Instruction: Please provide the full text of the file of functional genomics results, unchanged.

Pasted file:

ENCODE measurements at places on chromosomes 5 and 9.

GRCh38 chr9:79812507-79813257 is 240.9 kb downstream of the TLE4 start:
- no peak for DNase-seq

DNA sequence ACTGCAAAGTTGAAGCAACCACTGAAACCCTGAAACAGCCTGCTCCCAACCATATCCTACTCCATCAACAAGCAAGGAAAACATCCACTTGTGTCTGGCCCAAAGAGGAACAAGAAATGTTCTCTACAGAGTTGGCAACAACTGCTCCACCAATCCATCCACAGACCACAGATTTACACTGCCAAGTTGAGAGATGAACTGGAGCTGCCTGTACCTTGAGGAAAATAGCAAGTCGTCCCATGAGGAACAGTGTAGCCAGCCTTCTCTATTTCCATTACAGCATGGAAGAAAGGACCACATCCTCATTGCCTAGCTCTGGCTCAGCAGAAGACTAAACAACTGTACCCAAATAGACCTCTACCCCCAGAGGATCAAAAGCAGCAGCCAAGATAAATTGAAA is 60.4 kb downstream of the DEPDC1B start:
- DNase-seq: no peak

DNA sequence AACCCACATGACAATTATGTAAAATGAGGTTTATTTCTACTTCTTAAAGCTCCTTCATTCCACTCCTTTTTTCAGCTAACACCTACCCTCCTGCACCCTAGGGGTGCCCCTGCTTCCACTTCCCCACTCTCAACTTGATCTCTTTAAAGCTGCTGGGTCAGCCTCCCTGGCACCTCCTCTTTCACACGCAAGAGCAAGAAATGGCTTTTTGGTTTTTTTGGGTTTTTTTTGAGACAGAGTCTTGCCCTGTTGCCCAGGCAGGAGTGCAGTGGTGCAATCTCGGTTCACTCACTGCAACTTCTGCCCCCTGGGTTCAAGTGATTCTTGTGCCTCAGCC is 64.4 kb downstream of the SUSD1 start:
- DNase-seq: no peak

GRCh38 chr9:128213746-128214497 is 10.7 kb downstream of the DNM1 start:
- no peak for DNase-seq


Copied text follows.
ENCODE measurements at places on chromosomes 5 and 9.

GRCh38 chr9:79812507-79813257 is 240.9 kb downstream of the TLE4 start:
- no peak for DNase-seq

DNA sequence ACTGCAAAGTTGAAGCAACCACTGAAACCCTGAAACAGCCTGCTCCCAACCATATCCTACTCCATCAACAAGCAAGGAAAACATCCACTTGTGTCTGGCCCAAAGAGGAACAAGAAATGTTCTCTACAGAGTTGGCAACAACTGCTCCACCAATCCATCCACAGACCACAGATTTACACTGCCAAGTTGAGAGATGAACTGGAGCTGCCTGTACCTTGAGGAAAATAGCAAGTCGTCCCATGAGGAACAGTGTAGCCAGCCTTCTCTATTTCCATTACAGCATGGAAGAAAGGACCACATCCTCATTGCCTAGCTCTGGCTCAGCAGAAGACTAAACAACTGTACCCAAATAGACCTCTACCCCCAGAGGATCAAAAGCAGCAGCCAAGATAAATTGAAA is 60.4 kb downstream of the DEPDC1B start:
- DNase-seq: no peak

DNA sequence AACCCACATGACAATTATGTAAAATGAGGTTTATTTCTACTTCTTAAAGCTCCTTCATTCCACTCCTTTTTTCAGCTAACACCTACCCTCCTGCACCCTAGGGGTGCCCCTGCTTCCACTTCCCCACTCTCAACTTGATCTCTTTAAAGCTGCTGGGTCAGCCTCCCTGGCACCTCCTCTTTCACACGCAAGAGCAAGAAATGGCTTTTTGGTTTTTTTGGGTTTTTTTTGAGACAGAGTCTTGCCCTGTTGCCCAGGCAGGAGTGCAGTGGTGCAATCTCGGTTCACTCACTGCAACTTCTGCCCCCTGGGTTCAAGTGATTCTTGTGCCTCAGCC is 64.4 kb downstream of the SUSD1 start:
- DNase-seq: no peak

GRCh38 chr9:128213746-128214497 is 10.7 kb downstream of the DNM1 start:
- no peak for DNase-seq